Wednesday, August 22, 2012



Pink In Billboard Magazine

It's rare for a pop star with 13 years' worth of success to truly hit her stride in her career's second decade. But then again, most pop stars aren't P!nk. After scoring her second and third No. 1s on the Billboard Hot 100 in the last four years ("So What" and "Raise Your Glass," ­respectively), stealing all the buzz from the 2010 Grammy Awards with her suspended performance of "Glitter in the Air" and shattering Australian tour records with her highly successful (and acrobatic) Funhouse tour in 2009, P!nk was at a career high by the time she took a well-deserved break to give birth to her daughter with husband Carey Hart, Willow, born in June 2011.

This week’s issue of Billboard features the outrageous singer in their cover story, where she talks about writing music after Willow, her “drama” with her husband Carey and where her career is heading.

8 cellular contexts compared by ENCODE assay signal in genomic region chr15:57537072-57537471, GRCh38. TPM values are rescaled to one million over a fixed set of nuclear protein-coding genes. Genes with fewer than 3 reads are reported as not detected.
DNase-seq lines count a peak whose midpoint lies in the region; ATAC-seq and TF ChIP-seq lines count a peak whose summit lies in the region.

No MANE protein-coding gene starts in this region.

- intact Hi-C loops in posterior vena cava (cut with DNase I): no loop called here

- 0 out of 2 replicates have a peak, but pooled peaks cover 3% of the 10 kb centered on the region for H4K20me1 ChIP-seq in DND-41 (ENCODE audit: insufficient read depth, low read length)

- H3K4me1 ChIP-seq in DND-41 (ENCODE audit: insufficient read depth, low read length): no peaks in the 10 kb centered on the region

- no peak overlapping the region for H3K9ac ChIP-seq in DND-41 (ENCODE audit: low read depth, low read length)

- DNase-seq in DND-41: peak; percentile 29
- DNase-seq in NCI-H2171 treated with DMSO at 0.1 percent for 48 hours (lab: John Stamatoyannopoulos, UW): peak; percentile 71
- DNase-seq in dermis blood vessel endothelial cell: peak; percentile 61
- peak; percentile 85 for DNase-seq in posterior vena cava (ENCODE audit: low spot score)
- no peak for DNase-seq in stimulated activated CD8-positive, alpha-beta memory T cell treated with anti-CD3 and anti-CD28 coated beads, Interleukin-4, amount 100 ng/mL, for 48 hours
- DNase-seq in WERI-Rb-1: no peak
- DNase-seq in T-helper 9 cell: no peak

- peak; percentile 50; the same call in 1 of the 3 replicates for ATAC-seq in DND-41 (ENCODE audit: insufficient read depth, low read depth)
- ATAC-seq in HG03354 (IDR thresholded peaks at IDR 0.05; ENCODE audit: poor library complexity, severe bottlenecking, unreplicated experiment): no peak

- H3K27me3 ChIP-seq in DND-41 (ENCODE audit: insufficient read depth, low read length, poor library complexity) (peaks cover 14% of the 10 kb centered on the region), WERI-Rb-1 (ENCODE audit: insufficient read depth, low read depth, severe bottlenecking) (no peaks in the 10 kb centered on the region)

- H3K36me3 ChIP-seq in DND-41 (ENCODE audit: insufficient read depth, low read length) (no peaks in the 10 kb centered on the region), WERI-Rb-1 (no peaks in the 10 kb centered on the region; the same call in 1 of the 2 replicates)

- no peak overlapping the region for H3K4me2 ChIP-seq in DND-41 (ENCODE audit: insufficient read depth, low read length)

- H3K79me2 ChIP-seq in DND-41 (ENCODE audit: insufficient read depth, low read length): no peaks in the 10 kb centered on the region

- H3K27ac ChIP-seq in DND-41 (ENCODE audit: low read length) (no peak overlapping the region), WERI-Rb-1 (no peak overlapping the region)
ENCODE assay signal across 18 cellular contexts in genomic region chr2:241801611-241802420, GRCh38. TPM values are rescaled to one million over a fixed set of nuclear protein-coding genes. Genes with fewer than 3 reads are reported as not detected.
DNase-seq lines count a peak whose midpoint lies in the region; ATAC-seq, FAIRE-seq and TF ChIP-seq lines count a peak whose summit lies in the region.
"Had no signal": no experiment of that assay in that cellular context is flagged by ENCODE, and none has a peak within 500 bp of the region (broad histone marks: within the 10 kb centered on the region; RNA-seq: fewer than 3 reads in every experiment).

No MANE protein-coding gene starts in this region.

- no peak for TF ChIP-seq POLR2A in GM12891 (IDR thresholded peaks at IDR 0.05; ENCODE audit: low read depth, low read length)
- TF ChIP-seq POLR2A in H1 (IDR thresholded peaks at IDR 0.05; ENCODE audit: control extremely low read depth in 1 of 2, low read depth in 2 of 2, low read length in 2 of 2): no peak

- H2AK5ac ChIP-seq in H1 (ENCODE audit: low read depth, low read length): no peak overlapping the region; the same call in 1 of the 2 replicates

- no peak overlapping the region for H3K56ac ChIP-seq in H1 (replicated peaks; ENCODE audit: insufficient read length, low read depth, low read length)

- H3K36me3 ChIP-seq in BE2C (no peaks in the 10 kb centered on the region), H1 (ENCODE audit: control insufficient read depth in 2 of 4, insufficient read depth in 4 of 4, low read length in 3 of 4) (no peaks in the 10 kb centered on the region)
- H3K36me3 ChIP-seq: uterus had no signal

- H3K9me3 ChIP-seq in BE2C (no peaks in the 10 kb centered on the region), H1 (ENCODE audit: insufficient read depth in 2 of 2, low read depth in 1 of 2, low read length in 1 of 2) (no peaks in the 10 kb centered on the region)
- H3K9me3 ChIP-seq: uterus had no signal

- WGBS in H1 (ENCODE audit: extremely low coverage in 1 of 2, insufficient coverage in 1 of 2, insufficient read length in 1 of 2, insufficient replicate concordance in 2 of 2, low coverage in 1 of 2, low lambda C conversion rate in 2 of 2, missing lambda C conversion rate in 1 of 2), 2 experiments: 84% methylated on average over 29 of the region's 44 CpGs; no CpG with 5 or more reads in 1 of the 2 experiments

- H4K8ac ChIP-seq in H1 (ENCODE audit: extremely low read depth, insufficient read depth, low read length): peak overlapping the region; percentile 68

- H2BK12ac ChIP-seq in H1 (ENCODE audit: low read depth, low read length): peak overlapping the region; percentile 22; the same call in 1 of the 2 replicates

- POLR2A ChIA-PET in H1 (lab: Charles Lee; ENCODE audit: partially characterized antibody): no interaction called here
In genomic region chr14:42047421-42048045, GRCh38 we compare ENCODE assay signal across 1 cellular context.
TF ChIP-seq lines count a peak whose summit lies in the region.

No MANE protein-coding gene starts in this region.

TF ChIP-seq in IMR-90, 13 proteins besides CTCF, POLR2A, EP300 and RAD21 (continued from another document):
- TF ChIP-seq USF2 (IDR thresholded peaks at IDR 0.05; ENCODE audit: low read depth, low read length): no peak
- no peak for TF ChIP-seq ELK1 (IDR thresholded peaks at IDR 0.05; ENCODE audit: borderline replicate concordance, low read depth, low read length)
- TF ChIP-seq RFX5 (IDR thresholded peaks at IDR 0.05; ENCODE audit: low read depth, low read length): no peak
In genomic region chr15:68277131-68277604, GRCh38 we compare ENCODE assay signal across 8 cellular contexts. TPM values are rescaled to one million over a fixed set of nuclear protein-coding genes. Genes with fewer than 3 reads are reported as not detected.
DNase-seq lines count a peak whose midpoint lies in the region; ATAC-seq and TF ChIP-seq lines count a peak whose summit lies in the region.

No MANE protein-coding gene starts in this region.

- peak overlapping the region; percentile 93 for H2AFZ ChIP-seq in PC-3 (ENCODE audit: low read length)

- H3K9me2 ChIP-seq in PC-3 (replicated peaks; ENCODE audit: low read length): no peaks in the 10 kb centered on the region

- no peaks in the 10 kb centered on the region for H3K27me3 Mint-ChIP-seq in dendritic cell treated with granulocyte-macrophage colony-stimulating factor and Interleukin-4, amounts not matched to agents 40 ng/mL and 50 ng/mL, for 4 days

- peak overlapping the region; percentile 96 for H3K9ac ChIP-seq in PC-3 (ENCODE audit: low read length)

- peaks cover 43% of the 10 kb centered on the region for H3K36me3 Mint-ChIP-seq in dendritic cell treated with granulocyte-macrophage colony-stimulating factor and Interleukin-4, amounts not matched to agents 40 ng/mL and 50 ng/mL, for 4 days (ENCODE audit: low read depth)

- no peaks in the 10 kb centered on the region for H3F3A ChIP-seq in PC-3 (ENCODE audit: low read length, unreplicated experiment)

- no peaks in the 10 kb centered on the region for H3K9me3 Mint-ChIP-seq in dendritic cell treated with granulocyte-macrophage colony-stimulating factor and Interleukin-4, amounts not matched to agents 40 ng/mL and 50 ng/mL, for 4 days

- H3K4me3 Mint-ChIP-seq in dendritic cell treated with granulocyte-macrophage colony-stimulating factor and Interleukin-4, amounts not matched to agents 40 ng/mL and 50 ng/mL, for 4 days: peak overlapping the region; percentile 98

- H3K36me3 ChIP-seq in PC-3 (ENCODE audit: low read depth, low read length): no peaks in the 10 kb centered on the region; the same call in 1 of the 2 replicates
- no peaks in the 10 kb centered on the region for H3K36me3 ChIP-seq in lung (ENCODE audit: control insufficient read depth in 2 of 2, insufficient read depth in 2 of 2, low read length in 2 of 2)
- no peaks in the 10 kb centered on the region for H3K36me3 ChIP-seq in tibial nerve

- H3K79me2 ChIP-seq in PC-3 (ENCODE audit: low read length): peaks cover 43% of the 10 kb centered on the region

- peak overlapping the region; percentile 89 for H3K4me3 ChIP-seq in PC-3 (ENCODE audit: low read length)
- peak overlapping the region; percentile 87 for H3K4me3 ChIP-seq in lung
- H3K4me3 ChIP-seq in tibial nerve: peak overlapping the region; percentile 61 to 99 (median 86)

Billboard: The songs talk about all phases of a relationship, but you must be aware that people are going to hear songs like “How Come You’re Not Here” and “The Truth About Love” and assume that you’re having marital problems again.

Pink: It’s funny. I wrote “Family Portrait” when I was 21 and my parents divorced when I was 9, so I tend to hold onto things. I’m still exorcising some of those demons. And look, I’m in a relationship that I’ve been in for 10 years and it’s never going to be perfect. Carey always jokes, “You’re always just mad enough at me to write a song.” “Yep. Thanks, baby, you’re my muse.”

Billboard: Is it surreal to think your career is at this point right now? Because there was a period after 2003’s Try This and even after “Stupid Girls” in 2006 when your singles weren’t taking off in the U.S. Was that time frustrating for you?

Pink: I never looked at it that way. I was always on the road in the U.K. and Australia, and things were really great over there. Then I got to come home and be left alone. And you know what? It gave me lot of time to create my show and to become a performer. I would go on 22-month tours and work my ass off, and it’s been the biggest blessing of my life that now I am a touring artist. It got me out of the popularity contest that music can be sometimes and gave me time to hone my craft as a stage performer. I’m also grateful, and I got to come back and do the Grammys [in 2010]. That was my “A-ha.”

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